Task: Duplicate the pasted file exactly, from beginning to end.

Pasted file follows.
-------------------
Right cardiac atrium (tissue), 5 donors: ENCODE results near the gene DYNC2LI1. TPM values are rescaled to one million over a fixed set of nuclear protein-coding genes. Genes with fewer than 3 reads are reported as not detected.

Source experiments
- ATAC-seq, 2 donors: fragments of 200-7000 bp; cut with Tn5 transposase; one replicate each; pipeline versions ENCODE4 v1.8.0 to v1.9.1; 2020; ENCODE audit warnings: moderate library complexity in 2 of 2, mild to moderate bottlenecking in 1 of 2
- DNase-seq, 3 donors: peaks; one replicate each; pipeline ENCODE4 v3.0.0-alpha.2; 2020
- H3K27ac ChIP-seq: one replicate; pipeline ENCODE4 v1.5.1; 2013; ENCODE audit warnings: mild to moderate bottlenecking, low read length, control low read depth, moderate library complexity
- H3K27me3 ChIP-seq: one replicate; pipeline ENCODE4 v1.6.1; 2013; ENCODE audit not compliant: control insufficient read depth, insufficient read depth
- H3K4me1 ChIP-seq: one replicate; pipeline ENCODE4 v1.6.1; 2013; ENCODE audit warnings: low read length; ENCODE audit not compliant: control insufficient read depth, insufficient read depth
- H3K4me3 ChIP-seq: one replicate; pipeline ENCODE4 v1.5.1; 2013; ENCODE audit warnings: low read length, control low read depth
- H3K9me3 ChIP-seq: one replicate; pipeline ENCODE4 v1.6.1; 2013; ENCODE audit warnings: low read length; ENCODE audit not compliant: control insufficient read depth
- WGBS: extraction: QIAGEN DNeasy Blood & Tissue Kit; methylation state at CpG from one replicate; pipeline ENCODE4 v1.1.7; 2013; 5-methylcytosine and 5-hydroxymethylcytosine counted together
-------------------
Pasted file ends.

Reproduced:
Right cardiac atrium (tissue), 5 donors: ENCODE results near the gene DYNC2LI1. TPM values are rescaled to one million over a fixed set of nuclear protein-coding genes. Genes with fewer than 3 reads are reported as not detected.

Source experiments
- ATAC-seq, 2 donors: fragments of 200-7000 bp; cut with Tn5 transposase; one replicate each; pipeline versions ENCODE4 v1.8.0 to v1.9.1; 2020; ENCODE audit warnings: moderate library complexity in 2 of 2, mild to moderate bottlenecking in 1 of 2
- DNase-seq, 3 donors: peaks; one replicate each; pipeline ENCODE4 v3.0.0-alpha.2; 2020
- H3K27ac ChIP-seq: one replicate; pipeline ENCODE4 v1.5.1; 2013; ENCODE audit warnings: mild to moderate bottlenecking, low read length, control low read depth, moderate library complexity
- H3K27me3 ChIP-seq: one replicate; pipeline ENCODE4 v1.6.1; 2013; ENCODE audit not compliant: control insufficient read depth, insufficient read depth
- H3K4me1 ChIP-seq: one replicate; pipeline ENCODE4 v1.6.1; 2013; ENCODE audit warnings: low read length; ENCODE audit not compliant: control insufficient read depth, insufficient read depth
- H3K4me3 ChIP-seq: one replicate; pipeline ENCODE4 v1.5.1; 2013; ENCODE audit warnings: low read length, control low read depth
- H3K9me3 ChIP-seq: one replicate; pipeline ENCODE4 v1.6.1; 2013; ENCODE audit warnings: low read length; ENCODE audit not compliant: control insufficient read depth
- WGBS: extraction: QIAGEN DNeasy Blood & Tissue Kit; methylation state at CpG from one replicate; pipeline ENCODE4 v1.1.7; 2013; 5-methylcytosine and 5-hydroxymethylcytosine counted together